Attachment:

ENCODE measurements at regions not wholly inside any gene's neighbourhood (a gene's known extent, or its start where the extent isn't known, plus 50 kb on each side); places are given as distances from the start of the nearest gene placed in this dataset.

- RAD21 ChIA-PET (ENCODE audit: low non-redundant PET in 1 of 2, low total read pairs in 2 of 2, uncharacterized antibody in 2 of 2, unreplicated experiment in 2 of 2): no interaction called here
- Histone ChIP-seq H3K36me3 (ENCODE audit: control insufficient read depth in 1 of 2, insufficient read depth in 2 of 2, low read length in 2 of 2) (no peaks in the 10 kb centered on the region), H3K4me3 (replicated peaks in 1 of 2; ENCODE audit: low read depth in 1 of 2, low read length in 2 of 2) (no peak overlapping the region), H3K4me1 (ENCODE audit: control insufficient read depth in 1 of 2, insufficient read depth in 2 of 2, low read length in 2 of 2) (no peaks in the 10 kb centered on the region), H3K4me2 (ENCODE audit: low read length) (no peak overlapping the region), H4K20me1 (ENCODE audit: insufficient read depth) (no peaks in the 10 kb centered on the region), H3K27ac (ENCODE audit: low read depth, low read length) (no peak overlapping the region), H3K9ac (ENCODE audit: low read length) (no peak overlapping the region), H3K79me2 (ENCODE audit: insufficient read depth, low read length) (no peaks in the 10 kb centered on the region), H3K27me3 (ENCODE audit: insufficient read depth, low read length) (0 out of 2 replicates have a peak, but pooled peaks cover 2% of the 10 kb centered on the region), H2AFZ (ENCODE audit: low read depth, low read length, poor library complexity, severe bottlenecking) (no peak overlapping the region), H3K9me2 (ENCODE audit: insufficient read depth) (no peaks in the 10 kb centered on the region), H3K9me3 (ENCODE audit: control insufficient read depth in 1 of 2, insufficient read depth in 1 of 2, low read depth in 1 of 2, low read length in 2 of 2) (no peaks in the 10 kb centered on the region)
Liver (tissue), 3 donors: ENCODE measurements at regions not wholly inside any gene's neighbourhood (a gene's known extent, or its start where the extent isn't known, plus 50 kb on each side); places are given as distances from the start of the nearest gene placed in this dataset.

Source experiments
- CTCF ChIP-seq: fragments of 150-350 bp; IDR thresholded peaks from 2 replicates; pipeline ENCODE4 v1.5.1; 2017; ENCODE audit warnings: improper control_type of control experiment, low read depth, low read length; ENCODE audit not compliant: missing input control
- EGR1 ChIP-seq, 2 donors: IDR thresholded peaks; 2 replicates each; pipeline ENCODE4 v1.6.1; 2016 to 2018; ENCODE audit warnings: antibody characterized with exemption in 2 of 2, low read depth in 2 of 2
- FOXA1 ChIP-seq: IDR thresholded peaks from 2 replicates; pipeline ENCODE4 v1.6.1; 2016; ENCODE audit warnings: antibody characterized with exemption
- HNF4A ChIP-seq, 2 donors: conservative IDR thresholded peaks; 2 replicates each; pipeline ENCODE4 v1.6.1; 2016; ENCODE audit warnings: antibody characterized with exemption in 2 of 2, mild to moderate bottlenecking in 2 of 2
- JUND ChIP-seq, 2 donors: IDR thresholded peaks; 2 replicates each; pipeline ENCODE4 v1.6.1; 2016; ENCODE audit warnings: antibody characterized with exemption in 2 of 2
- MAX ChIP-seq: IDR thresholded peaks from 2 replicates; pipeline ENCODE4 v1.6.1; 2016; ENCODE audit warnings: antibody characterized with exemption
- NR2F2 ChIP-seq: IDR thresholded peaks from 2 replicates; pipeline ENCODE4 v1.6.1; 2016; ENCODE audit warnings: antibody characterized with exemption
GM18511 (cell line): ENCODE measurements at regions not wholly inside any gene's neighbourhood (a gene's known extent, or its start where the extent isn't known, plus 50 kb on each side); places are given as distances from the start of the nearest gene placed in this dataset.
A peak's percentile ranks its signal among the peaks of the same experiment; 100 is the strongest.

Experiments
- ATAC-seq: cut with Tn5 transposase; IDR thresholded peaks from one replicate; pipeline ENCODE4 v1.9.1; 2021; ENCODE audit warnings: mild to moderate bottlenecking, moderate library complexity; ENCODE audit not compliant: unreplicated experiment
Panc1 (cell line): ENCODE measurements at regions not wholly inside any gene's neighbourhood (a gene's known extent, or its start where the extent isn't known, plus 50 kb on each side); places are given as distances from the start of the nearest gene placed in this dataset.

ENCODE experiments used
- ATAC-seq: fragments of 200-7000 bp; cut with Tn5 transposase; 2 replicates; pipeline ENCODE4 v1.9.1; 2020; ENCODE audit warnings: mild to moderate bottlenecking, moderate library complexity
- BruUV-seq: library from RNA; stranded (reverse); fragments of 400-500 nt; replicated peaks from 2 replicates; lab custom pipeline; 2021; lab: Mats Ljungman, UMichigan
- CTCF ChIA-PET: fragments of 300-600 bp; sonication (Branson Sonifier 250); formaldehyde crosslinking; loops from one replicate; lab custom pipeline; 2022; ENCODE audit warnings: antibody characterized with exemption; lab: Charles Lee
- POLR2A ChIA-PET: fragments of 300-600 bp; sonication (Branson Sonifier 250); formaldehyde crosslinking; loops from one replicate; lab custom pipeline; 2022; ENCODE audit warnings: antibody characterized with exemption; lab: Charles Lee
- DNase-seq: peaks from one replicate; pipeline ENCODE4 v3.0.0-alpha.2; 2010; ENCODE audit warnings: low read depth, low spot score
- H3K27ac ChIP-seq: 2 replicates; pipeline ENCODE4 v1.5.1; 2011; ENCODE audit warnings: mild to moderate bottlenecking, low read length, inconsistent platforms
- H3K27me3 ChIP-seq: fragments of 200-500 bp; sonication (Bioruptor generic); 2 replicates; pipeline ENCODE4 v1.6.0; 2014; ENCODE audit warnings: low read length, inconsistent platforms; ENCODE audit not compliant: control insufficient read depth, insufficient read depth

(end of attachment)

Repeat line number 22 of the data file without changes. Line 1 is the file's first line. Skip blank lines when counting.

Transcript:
- POLR2A ChIA-PET: fragments of 300-600 bp; sonication (Branson Sonifier 250); formaldehyde crosslinking; loops from one replicate; lab custom pipeline; 2022; ENCODE audit warnings: antibody characterized with exemption; lab: Charles Lee